All The News That We Deem Fit to Print

Abby Zimet

Just as in Vietnam, the Bush Administration made it harder for
journalists to tell the truth about the wars in Iraq and Afghanistan
even while the military propaganda machine worked harder than ever to give the
public its own embellished version of events, the head of the Associated Press said Friday. Tom Curley said the press must insist on
its right to report the truth at all times, even on the battlefield,
because "we are the only force out there to keep the government in

Curley spoke to journalists at the University of Kansas a day after an AP investigative series found that the Pentagon is spending
over $4.7 billion this year and paying 27,000 people for public relations efforts or "influence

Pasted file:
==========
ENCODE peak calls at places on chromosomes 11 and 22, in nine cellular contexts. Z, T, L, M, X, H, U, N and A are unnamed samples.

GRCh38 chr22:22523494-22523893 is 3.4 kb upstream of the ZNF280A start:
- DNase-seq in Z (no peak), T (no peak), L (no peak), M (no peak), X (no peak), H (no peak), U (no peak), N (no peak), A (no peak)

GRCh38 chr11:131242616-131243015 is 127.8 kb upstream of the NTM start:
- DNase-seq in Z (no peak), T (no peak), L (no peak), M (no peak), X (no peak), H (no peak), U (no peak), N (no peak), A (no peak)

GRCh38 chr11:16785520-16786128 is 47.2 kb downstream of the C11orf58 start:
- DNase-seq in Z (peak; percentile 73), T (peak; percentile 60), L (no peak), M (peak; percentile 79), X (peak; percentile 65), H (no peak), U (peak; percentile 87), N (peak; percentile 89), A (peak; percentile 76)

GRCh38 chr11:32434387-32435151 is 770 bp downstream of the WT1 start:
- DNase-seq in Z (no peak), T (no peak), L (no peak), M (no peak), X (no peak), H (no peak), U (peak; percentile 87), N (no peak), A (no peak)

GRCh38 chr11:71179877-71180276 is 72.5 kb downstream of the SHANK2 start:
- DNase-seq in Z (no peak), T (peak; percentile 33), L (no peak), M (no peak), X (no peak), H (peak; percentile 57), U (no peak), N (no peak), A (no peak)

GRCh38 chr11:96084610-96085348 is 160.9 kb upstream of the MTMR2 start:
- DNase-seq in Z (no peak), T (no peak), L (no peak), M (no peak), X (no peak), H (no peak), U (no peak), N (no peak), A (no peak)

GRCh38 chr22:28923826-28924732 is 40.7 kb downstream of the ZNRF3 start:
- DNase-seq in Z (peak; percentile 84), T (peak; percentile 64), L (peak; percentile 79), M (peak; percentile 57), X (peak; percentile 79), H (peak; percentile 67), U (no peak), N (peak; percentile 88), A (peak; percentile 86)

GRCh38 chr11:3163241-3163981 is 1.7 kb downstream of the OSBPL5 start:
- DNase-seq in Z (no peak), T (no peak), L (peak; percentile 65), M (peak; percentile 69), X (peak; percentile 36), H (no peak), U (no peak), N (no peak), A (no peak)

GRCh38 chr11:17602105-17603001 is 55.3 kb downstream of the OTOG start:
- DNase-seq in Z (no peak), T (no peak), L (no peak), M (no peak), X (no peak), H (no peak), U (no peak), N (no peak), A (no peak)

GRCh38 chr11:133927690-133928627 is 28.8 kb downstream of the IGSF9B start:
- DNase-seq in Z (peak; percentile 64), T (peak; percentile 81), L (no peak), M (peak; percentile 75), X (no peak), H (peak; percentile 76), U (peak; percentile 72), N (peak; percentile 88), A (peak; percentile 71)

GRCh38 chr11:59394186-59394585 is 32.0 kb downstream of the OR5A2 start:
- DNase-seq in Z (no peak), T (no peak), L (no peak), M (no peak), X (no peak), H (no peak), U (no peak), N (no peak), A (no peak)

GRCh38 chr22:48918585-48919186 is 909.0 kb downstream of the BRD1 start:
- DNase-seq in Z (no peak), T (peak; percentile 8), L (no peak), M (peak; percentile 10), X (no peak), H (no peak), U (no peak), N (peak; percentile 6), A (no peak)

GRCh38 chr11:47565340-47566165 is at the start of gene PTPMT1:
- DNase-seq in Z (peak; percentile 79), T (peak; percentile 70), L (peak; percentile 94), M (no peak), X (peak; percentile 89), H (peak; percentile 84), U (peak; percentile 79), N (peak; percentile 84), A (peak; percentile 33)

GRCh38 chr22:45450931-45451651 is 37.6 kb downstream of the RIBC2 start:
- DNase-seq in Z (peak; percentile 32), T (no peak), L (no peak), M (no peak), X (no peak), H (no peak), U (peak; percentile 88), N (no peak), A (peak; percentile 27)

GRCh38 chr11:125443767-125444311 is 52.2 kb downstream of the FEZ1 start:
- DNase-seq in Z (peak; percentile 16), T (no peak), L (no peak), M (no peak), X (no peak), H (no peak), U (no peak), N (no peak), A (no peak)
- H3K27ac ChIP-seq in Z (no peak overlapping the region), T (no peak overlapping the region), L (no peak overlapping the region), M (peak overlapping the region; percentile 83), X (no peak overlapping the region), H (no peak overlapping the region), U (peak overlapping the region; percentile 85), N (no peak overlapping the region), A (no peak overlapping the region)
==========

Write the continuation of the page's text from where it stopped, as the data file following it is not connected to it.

operations" that include a range of deceptive practices, from running
websites that pretend to be independent news sources to planting
stories in foreign newspapers. At the same time, he said, journalists
trying to report the truth about the current wars have been increasingly
restricted and even detained.

Curley said the Obama administration has removed many of the Bush-era restrictions on journalists. But when bad news starts coming from the battlefield – perhaps in Afghanistan – experience has shown that "the military gets tough on the journalists."

"Now is the time to re-negotiate the rules of engagement between
the military and the media..." he said. "Now is the time to resist the propaganda
the Pentagon produces and live up to our obligation to question


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